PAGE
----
Grounded. For about 20 years, I have spent time at least once a month sitting at Boston Logan International Airport or Manchester-Boston Regional Airport in New Hampshire waiting to get on an airplane and go off to a dental conference. Armed with a battery of meetings to see the latest and greatest new dental technologies or teach groups about making intelligent purchase decisions related to my findings, I spent my non-clinical time following this passion. Along the way, I got to meet the who’s who in dentistry, pick their brains, and make friends around the world. Since March, I, along with most of you, became an expert in Zoom and tried to carry on my quest in this virtual world. I have had a difficult time getting information on new products due to manufacturer shutdowns and layoffs; things are in limbo. In fact, in March, there were a few new projects that were announced, and to date, I have no idea what happened. Of course, as I said, a lot of my information comes from face-to-face meetings and demonstrations, which are currently not happening.
This is not to say that nothing is new. First of all, there has been a surge of online patient communication tools emerging under the category of “teledentistry.” As explained in my previous column, this is not just an advanced use of Zoom, Skype, and FaceTime. There are HIPAA-compliant portals that handle these patient and dentist-to-dentist communications. As we are now open, there are still clever uses of these services for marketing, consultations, patient screenings, and secure collaborations. It will be interesting to see how many of us continue using these platforms.
We have all increased our disinfection and sterilization protocols. At chairside, we are using wipes, sprays, fogging, UV-C lights, air purifiers, external suction, and more. As I tell my patients, although we are creating a safe environment for them (and likely the safest place they have been all day), a lot of this is for our own safety. If we are confident in the environment, they should be too. In July and August, many of our patients stated that the dental office was the first excursion they had made from their houses except for going to supermarkets.
This has led to a proliferation of equipment sales online from such “reputable” sources as eBay. Figuring out what to use requires a bit of scientific study. It is unlikely that a $200 air purifier from Amazon is as effective as one costing 10 times more, such as the Surgically Clean Air Jade room unit (scadental.com). In fact, just the UV-C bulb plus the filters retail for a total of over $200, so who knows what is in these inexpensive units, not to mention the amount of air exchanged per hour, which is often rated by the companies without the filters inside their products. There’s a lot to think about here.
One area to look at is disinfection. I am not an expert on pathogens, but during my downtime, I found a few people who are. One is Leslie Fang, MD, who practices and sees COVID-19 patients at Massachusetts General Hospital in Boston and is on the faculty at Harvard Medical School. You might also recognize him as author of The Ultimate Cheat Sheets: The Practical Guide for Dentists as well as a faculty member of DOCS Education. The other is John Burd, PhD, who, along with his work with diabetes and having been awarded the American Association for Clinical Chemistry’s Edwin F. Ullman Award for Technology Innovation, is the founder of Wonder Spray (thewonderspray.com). Both have been teaching the use of hypochlorous acid as a solution that can be fogged in a room to safely disinfect every surface before and after seeing each patient. It can actually be used to fog your staff members and you, as well as clothing and covers, between appointments. Plus, in a dilution to 50 ppm, it can be used directly on surgical sites and in water bottles for handpieces and ultrasonics to create a partially disinfected spray. Do some research on this product and process.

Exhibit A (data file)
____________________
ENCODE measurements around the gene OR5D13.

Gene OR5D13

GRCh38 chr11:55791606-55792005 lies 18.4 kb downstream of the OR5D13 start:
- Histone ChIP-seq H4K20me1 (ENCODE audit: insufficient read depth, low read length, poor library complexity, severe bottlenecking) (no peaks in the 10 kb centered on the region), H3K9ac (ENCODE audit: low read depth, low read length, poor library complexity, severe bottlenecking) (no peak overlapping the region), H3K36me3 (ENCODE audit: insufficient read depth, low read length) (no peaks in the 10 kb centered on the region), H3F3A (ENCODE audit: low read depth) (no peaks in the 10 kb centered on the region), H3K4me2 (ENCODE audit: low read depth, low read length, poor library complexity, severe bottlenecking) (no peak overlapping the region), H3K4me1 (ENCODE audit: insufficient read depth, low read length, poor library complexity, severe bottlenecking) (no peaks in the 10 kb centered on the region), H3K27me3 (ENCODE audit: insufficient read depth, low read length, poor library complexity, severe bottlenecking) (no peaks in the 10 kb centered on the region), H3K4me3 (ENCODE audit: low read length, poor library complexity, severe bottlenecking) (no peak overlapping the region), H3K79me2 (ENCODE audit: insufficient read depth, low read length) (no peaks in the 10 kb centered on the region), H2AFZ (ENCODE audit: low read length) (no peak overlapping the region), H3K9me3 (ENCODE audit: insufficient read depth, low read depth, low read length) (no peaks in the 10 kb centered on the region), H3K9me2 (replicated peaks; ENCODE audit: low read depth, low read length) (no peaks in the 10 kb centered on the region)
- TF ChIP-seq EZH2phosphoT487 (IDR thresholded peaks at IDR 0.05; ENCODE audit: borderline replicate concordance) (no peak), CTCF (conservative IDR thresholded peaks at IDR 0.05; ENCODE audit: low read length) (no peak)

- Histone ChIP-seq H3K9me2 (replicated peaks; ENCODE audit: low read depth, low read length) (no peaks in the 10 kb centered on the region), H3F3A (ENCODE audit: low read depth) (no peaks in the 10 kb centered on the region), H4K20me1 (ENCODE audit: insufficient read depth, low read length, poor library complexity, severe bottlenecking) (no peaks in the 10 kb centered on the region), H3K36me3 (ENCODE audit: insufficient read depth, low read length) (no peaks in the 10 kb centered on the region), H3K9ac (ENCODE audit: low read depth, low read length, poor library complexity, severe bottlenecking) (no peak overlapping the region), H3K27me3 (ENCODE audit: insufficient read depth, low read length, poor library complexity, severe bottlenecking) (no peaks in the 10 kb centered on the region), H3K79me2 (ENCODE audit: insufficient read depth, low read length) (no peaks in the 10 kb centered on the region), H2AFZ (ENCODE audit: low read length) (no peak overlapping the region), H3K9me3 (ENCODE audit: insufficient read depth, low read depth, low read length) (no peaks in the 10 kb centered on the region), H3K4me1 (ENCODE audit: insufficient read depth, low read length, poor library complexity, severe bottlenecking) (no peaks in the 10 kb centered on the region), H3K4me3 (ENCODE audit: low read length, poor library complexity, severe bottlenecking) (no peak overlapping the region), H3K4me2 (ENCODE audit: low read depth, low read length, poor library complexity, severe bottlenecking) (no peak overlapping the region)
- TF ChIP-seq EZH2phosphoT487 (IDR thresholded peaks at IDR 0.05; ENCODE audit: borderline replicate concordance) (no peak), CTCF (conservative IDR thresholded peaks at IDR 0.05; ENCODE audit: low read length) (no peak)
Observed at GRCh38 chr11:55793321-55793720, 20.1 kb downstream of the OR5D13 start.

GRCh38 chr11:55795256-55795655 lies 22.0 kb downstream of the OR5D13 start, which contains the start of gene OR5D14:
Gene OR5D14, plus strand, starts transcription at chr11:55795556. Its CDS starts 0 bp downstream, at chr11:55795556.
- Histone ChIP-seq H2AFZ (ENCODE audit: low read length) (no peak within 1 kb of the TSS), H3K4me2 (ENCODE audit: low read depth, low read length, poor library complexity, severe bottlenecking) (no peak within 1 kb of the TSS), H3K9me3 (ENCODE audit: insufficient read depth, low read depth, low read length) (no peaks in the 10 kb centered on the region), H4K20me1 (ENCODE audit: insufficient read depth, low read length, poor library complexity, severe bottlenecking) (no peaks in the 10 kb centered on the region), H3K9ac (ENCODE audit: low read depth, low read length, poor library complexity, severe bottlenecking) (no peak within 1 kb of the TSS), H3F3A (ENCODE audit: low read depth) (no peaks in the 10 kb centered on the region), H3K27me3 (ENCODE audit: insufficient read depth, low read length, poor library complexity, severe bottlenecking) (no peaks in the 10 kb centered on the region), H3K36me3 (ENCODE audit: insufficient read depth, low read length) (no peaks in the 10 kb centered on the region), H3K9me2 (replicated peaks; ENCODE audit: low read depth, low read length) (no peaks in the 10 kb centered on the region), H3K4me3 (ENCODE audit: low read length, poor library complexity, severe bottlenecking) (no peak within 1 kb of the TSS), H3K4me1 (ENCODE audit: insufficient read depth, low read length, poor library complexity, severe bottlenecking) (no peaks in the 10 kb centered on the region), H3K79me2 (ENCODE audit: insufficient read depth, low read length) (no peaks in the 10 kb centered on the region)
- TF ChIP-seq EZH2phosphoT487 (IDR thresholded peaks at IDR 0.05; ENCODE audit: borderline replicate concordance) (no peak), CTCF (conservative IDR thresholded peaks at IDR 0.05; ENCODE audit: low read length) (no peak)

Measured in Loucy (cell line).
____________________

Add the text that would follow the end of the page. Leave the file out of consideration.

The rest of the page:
Keyboards and mice are another area that has been scrutinized during this time. Offices spend a lot of time and create environmental waste covering these with plastic barriers. I came across Man & Machine, which makes totally sealed keyboards and mice, both wired and wireless. They can be wiped, sprayed with all disinfectants, and even washed in a sink. Some of the keyboards also come with a “skin” that can be removed and autoclaved (just the skin, not the keyboard). There is an extensive selection on the company’s website, man-machine.com.
This time might also be a chance to reassess the idea of digital impressions as well as one-visit dentistry. Certainly, the disinfection of impressions and trays can be eliminated, as well as the “hazards” of shipping and handling. And if you think it through, keeping the entire crown production in your own facility keeps external pathogens under your control.
If you take extraoral photographs, how do you cover or disinfect a camera? I suppose an underwater setup from Nikon or Canon would be a possibility but fairly bulky and expensive. To the best of my knowledge, there is only one disinfectible camera that is used in dental offices, and that is the Shofu EyeSpecial, now in its fourth version (C-IV) (shofu.com/en).
Each of us has our own comfort level, and some dentists have said that it is not really necessary to do all of these things. If you have invested in any of these or other products or processes, it is essential that you show these off to your patients. You can even call it a marketing expense, as I have found that patients are quite impressed as well as reassured that you are doing everything possible for their safety. No matter what you are doing, please stay safe and use common sense.